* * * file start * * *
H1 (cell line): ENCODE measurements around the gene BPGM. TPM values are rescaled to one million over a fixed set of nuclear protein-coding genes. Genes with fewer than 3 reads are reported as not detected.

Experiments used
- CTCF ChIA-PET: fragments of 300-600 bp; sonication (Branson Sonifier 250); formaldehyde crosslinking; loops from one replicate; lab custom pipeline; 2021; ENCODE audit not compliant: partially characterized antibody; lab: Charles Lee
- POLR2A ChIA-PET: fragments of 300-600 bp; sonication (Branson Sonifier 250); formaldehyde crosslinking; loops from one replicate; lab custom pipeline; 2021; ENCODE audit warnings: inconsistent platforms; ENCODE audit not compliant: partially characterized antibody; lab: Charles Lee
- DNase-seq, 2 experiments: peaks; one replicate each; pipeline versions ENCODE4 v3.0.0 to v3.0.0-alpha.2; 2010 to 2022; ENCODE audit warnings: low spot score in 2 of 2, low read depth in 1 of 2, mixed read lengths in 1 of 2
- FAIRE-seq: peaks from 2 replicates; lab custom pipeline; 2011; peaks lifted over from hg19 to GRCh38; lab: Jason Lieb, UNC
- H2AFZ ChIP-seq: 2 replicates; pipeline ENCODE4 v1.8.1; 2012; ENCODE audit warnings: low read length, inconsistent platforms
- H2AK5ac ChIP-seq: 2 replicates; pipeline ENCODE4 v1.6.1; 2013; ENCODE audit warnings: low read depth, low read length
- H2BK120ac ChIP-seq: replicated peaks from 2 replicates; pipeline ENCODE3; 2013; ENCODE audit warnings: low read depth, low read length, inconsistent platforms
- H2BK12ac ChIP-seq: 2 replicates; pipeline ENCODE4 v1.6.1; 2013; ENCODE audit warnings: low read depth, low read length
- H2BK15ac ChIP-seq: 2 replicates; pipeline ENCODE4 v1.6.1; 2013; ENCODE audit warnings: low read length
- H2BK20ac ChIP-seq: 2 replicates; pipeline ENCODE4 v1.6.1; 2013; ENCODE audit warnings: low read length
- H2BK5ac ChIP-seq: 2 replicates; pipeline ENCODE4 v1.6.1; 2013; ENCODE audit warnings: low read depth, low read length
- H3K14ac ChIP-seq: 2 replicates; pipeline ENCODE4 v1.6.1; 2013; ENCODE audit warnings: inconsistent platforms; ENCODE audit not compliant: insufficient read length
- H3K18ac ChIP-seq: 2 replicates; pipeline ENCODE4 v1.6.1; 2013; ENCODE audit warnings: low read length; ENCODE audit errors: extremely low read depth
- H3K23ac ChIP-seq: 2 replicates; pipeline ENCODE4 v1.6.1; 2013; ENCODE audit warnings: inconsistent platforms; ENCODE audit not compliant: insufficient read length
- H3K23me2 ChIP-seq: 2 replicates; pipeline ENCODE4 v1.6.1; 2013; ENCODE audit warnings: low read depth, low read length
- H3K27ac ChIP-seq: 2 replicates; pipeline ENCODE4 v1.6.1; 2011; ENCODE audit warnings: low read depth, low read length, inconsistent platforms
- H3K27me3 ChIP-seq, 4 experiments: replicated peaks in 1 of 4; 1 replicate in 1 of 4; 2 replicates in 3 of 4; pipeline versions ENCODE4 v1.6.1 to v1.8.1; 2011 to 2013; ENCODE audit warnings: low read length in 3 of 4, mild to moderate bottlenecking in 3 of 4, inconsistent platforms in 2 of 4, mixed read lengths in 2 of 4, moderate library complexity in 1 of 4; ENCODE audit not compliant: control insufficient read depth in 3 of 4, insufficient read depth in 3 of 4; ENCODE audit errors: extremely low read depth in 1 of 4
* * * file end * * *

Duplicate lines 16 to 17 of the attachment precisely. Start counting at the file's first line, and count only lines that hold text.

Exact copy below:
- H3K23ac ChIP-seq: 2 replicates; pipeline ENCODE4 v1.6.1; 2013; ENCODE audit warnings: inconsistent platforms; ENCODE audit not compliant: insufficient read length
- H3K23me2 ChIP-seq: 2 replicates; pipeline ENCODE4 v1.6.1; 2013; ENCODE audit warnings: low read depth, low read length